Look Ma! No Hands! UA tests driverless car
Imagine never having to drive. You're free to -- text -- eat -- read -- do whatever you want -- sitting behind the wheel. Sounds great? It could happen sooner than you think.Photo: Video by kgun9.com
TUCSON (KGUN9-TV) -- Imagine never having to drive. You're free to -- text -- eat -- read -- do whatever you want -- sitting behind the wheel. And better yet -- your kids won't need driving lessons.
Sounds great? It could happen -- sooner than you think.
Engineering and computer science students at the University of Arizona are turning a hybrid Ford Escape into a driverless car -- taking "Look Ma, No Hands" to a whole new level.
10 junior and senior undergraduates took part in the 10-week summer National Science Foundation Research Experience.
The students created the technology to remotely drive the driverless car, or Cognitive and Autonomous Test (CAT) vehicle, and took it on a test run in a parking lot on campus.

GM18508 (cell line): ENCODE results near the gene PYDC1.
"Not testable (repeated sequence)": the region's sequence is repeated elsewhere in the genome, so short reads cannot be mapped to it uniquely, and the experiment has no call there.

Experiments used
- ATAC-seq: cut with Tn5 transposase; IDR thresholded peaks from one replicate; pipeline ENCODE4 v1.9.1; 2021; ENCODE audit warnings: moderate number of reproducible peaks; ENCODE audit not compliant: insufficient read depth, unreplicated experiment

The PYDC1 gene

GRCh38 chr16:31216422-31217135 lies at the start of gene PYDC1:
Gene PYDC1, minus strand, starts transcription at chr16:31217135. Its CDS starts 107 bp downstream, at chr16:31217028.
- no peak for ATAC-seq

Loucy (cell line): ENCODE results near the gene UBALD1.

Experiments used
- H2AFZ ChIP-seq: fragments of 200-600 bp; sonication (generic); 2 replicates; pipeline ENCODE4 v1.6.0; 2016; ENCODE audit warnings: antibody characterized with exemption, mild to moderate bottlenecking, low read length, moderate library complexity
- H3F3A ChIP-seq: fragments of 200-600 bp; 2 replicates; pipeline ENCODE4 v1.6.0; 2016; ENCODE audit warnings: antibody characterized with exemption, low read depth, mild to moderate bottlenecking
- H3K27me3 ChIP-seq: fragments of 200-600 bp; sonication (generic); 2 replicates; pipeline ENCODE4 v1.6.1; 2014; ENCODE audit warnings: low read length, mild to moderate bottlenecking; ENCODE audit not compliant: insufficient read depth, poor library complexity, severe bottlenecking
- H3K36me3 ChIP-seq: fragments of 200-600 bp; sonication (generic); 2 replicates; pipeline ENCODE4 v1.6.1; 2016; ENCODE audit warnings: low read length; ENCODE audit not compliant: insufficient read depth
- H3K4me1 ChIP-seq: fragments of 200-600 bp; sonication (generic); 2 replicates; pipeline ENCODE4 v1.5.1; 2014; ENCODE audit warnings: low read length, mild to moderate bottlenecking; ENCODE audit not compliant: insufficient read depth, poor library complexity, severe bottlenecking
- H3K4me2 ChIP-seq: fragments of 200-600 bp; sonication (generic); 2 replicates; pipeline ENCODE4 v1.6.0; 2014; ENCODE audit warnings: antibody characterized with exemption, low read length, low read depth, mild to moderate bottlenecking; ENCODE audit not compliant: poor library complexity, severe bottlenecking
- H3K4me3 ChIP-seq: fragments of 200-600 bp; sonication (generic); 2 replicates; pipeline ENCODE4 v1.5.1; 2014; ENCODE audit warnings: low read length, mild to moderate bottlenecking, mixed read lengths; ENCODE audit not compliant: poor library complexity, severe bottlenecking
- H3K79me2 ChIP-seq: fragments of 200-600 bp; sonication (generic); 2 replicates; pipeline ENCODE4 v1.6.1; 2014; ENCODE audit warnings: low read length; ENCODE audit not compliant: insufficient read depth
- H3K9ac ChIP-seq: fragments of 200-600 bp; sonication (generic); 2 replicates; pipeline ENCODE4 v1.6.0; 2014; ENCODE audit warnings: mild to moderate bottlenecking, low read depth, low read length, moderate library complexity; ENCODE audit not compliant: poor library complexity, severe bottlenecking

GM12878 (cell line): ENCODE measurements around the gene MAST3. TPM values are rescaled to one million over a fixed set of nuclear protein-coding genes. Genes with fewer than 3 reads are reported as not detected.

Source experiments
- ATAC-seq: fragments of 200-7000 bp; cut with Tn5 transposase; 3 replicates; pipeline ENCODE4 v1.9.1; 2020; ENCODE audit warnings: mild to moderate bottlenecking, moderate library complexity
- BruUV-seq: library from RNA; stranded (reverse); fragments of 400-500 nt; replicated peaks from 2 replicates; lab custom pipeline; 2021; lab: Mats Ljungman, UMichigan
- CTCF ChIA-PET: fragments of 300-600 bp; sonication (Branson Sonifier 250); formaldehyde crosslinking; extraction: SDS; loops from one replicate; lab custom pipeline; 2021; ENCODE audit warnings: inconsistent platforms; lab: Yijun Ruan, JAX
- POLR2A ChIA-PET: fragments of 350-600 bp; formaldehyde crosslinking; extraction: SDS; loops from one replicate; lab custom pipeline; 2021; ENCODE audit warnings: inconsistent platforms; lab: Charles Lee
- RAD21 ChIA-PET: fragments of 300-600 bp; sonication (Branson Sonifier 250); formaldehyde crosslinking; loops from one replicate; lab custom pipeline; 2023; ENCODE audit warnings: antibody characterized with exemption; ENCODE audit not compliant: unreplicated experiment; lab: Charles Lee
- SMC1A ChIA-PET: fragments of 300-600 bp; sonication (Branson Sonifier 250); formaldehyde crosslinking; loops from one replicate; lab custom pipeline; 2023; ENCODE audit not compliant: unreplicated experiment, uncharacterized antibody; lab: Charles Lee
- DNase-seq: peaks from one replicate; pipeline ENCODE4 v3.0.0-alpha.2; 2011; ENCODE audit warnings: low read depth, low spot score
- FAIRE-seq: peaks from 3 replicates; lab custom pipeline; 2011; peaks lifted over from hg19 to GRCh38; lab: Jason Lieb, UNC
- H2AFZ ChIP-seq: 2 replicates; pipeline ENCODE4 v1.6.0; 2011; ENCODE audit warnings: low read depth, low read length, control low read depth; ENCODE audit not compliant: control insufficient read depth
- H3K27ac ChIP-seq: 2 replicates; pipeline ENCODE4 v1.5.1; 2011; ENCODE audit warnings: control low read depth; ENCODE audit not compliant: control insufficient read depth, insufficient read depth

The vehicle is controlled by Ethan Rabb, a computer science student, who simply pushed the enter key on his laptop to get it moving.
But in the future, he said, "It would be like Google Maps. You would go into it and take it to this address. And the car would absolutely do everything else."
The driverless car is equipped with an emergency stop button and an emergency manual override -- just in case.
But it's this spinning gadget -- a 3-D sensor -- on the top of the hood that keeps it from crashing.
"Anything around the car we'd be able to see," said Rabb. And that sensor is why you won't see this driverless car on city streets anytime soon.
"That's an expensive sensor," said Dr. Jonathan Sprinkle, the project's leader. "It's more expensive than most people cars. I think it runs at this time at about 75-thousand dollars. So most people aren't willing to spend that."
But they're working on that. Part of the research includes figuring out how to make it affordable for families. They predict a fully functional driveless car will be built in 5 years.
And it could be 20 years before everyone has them in their driveways.
Google is also developing technology for autonomous cars. And since competition drives innovation it's possible that we'll see more of these driverless cars taking over city streets -- sooner than we think.